Creative Speak 101: How to Decode What Your Designer Is Saying

Sometimes, it can seem like clients and creatives are speaking two different languages. Creatives in the agency world live and breathe design jargon and spend days on end deep in the weeds of creative projects, while clients have enough on their plate as it is without having to worry about becoming experts in design and branding to boot.

While an agency’s client roster can come from a wide spectrum of completely different industries and sectors, making creative work is the industry that an agency deals in and so—like any other industry—there is a lexicon of terminology specific to it. To help bridge this communication gap, I’ve assembled a quick reference guide to some common design lingo and jargon which might be helpful in getting the creatives and non-creatives on the same artboard and speaking with a shared understanding when discussing creative work and agency deliverables.

Design Glossary

Ascender: The part of a lowercase letter that rises above the main body of the letter (as in b, d, h).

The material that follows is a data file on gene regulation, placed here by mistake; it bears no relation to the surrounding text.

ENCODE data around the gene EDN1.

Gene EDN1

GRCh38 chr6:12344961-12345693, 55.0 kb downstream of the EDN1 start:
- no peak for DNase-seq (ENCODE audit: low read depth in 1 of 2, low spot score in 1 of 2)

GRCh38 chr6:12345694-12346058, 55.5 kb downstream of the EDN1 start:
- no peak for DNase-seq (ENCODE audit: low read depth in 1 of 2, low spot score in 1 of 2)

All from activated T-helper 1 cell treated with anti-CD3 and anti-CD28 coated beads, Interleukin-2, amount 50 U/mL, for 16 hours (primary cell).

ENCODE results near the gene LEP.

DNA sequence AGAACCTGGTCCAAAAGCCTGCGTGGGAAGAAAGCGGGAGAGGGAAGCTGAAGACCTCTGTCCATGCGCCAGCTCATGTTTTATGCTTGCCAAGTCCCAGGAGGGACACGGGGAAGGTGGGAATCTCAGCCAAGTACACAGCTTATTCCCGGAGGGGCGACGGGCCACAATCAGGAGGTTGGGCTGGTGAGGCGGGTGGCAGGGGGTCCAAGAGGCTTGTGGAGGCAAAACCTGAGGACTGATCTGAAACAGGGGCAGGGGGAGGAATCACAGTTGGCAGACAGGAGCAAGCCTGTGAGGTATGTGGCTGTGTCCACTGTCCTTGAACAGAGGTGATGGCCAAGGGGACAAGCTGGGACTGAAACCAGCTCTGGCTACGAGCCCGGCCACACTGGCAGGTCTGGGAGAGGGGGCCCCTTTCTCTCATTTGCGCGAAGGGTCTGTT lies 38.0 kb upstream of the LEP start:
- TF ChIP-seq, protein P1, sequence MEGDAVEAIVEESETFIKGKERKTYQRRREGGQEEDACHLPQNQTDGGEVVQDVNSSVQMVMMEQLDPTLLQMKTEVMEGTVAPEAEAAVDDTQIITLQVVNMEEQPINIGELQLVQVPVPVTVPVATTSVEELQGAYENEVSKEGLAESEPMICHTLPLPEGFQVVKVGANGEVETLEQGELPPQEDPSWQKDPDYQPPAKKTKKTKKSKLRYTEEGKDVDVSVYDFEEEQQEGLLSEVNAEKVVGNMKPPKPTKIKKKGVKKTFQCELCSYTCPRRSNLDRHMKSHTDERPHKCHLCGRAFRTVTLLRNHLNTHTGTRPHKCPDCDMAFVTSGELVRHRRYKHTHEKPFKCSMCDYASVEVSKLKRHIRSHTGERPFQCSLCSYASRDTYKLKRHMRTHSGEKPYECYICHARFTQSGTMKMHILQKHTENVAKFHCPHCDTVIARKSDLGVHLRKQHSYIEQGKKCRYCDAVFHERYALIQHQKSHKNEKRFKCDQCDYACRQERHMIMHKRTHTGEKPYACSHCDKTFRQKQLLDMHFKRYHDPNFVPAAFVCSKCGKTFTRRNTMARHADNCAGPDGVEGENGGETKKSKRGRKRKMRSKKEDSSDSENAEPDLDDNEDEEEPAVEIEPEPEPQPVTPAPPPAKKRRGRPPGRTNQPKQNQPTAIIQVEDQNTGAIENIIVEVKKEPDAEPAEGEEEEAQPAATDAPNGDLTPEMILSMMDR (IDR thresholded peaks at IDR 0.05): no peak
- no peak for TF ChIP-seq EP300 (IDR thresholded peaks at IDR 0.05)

Baseline: The imaginary line along which the bottom edge of most characters in a typeface is positioned, also known as the “reading line.”

Bleed: An additional margin included in the design of a printed piece that has ink coverage extending to the edge of the sheet with no margin. The bleed area extends beyond the finished size of the piece and must be trimmed off after printing.

Body Copy: The main text content of a design or layout, usually the smallest and most compact typographic design element.

Brand: The overarching look / style / tone / feel / attitude / philosophy of a business, organization, person, product, or service; the comprehensive way someone or something promotes itself.

Brand Collateral: Any extension of a brand’s visual identity, eg: stationery, menus, signage, stickers, website, etc.

Brandmark: A graphic element or illustration used within a brand identity.

Brand Standards: A comprehensive set of rules and recommendations for a brand identity. Can include logo usage, typefaces, colors, layout recommendations, photography standards, copy standards etc. Often the final capstone of a branding project.

Cap Height: The height of the uppercase letters within a typeface.

CMYK: Cyan, magenta, yellow & black; an ink-based color mode used for print.

CSS: Cascading style sheets; a web programming language which describes how elements are displayed. The counterpart to HTML.

Descender: The portion of a lowercase letter that extends below the baseline (as in p, q, j, y).